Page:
Last week in part one of this series, we covered how to calculate apparent attenuation and what the difference is between real and apparent extract. This week we’ll take a look at apparent and real attenuation, and how to use attenuation in designing beer recipes.
Apparent vs Real Attenuation
Now that we understand real-extract, what is the difference between real and apparent attenuation? Well real attenuation is nothing more than the attenuation calculated using the real extract instead of the apparent extract. Real attenuation is the actual attenuation of the beer during fermentation, accounting for the fact that the hydrometer reading was skewed when measuring the apparent attenuation (FG).
So which is right? Well obviously the real attenuation gives the accurate number for the percentage of extract in the wort that actually fermented. However, by convention, if you hear a brewer talking about the attenuation of their beer they are almost always talking about the apparent attenuation of their beer. Why? Because it is easier to measure the apparent extract (FG) of your beer, and its easier to calculate the apparent attenuation. Brewers like to brew more than they like to use calculators so they will quote apparent attenuation first.
Using Attenuation in Recipe Design
Yeast suppliers provide apparent attenuation ranges for their beer in their data sheets, so you can look up apparent attenuation ranges for your favorite yeast. Generally yeasts with higher attenuation will produce a drier, cleaner, less malty finish.
However you may also notice that high attenuation yeasts almost always have lower flocculation (flocculation refers to how quickly the yeast falls out of the beer). There is a reason for this – high flocculation yeasts will start to drop to the bottom of the fermenter before they have had a chance to consume all of the fermentable sugars, leaving a sweeter, more full bodied beer. So looking at both attenuation and flocculation is important depending on the style you are brewing and how much time you have to age it.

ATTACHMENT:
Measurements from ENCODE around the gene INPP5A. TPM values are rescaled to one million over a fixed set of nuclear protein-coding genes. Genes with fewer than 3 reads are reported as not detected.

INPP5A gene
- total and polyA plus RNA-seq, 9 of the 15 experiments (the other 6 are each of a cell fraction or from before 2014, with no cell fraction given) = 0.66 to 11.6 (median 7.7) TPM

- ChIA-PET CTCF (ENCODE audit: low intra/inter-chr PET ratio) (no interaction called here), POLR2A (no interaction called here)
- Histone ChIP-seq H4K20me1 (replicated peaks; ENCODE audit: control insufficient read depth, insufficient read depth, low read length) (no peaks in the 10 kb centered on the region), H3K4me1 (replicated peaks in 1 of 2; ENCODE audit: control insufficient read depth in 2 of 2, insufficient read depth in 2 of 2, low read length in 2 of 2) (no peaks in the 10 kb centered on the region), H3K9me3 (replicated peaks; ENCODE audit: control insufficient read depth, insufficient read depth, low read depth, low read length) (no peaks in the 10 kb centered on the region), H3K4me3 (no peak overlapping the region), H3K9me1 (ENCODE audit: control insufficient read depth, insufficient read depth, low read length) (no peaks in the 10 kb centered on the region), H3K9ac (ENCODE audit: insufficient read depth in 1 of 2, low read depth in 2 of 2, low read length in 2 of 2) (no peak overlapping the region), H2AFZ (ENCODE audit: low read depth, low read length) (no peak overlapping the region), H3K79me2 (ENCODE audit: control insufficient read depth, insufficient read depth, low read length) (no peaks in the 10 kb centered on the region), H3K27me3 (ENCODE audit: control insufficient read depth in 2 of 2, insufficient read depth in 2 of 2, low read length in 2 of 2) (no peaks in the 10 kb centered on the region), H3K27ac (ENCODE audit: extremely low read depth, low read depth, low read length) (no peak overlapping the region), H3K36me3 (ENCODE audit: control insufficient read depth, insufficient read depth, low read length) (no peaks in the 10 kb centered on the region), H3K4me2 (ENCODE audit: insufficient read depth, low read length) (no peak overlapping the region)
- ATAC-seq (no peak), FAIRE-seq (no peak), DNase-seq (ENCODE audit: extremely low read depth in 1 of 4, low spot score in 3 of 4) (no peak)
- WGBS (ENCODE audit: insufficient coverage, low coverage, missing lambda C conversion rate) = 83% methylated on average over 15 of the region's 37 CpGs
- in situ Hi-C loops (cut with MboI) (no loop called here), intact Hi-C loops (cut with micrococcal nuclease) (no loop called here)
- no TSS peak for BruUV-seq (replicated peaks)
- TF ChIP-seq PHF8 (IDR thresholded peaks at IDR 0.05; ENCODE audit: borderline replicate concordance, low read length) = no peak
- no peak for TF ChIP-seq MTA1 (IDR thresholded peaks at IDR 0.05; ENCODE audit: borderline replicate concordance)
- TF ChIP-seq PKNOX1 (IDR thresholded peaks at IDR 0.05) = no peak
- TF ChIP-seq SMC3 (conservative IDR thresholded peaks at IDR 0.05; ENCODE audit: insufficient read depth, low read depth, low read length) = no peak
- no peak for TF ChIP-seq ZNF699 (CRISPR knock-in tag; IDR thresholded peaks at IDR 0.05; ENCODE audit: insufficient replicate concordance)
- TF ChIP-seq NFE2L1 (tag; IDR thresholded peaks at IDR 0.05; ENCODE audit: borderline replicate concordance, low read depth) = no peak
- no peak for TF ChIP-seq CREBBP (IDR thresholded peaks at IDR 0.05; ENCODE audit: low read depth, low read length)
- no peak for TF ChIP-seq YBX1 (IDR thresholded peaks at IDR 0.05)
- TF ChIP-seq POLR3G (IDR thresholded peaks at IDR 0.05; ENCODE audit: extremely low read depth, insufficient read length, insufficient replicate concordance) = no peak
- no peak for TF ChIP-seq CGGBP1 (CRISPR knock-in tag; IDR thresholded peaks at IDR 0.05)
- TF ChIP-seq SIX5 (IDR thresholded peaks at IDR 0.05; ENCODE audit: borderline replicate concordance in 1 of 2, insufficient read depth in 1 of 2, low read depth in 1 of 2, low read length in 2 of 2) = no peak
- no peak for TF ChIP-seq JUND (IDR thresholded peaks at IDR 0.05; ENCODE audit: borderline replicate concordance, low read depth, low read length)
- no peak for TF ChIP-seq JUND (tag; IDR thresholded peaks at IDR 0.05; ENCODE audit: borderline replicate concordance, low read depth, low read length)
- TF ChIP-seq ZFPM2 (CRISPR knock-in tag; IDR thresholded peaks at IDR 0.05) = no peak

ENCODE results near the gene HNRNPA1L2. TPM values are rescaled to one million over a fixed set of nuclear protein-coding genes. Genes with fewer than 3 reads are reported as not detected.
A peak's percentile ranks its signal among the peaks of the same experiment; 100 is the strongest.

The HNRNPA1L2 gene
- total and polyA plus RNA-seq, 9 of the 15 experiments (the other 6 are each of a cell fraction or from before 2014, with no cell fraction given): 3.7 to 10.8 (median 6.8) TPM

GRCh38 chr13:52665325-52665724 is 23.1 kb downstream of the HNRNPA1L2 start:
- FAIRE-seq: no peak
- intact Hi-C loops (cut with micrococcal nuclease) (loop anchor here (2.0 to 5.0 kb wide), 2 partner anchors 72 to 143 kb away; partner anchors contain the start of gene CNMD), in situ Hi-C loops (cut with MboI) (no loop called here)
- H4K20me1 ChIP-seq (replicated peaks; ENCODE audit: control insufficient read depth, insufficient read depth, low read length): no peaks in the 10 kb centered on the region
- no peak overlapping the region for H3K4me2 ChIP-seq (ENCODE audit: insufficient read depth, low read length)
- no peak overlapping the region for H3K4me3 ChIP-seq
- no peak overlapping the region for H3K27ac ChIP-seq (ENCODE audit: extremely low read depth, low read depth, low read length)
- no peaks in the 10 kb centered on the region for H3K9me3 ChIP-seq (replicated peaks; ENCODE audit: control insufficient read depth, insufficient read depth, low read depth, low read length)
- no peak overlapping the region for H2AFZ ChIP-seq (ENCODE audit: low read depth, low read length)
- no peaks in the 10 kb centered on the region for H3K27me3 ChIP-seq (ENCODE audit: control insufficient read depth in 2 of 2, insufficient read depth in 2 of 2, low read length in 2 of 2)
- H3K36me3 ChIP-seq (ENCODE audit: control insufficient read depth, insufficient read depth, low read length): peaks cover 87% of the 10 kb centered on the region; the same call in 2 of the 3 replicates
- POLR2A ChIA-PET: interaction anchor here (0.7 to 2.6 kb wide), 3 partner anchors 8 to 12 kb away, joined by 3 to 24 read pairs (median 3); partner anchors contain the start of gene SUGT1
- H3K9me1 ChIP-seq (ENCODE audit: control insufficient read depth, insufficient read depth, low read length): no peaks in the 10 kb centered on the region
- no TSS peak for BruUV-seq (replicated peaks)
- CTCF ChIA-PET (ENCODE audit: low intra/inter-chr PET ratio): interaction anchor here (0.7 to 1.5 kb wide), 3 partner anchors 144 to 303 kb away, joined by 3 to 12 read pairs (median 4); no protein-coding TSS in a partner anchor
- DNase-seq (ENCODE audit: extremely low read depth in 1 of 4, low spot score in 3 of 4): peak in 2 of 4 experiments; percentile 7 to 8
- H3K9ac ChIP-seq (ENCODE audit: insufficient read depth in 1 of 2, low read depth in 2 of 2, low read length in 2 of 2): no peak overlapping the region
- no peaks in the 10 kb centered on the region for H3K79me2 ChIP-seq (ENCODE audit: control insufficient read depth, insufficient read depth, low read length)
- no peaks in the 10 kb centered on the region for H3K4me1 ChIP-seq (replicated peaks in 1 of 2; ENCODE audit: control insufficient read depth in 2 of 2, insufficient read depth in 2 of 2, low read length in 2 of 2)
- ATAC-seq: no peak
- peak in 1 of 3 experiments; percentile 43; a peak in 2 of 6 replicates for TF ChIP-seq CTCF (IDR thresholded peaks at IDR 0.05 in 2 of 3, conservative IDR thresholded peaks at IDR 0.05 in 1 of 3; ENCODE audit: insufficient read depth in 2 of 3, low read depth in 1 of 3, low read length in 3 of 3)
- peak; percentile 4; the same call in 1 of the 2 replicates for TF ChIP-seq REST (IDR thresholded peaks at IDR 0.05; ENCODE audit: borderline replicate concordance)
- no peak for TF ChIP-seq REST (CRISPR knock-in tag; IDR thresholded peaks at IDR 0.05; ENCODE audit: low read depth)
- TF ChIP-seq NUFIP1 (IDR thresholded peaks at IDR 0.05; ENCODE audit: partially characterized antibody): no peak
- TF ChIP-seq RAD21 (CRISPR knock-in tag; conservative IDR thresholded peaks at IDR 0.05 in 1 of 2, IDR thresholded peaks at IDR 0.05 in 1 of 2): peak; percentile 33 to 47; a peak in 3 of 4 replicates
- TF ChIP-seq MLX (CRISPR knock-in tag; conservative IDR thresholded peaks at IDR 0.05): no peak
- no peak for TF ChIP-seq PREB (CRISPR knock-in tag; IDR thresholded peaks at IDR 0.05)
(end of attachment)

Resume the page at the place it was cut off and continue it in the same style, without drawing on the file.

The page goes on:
High attenuation yeasts (with low flocculation) will give you that dry, clean, fully fermented finish, but they may take a long time to clear completely unless you use fining agents. Low attenuation yeasts (high flocculation) will result in a fuller bodied, more complex beer as they may not fully ferment complex sugars, but they will clear more quickly.
If you survey yeast data sheets, you will also notice that lagers almost always have a higher average attenuation than ales. This is a fundamental difference between the ale and lager yeasts – ale yeasts can not fully ferment some forms of maltose sugar (specifically maltotriose), while lager yeasts can. This is why many lager yeasts product a higher attenuation beer with few esters and a cleaner finish.
Selecting the right yeast with appropriate attenuation to match you beer style is important. Don’t use a high attenuation yeast if you are brewing a complex English ale. Similarly a low attenuation yeast would be a poor choice for a clean style like a Bavarian Pilsner.
I find that occasionally I have low attenuation for a batch – even lower than I would expect from a given yeast – indicating incomplete fermentation. The causes for this can be varied. Low attenuation is a common problem with many extract beers. Often it is an indication of using old or partially oxidized malts or poor quality yeast – try to get the freshest malt extract you can buy.
For all grain brewers, low attenuation can sometimes be caused by incomplete conversion during the mash. Other common causes include not pitching sufficient yeast (i.e. not using a starter), not maintaining proper temperature during fermentation, and poor aeration of the wort before fermentation. When I find a finished batch with low attenuation, I like to go back and look at my brewing process to try to determine where I went wrong.
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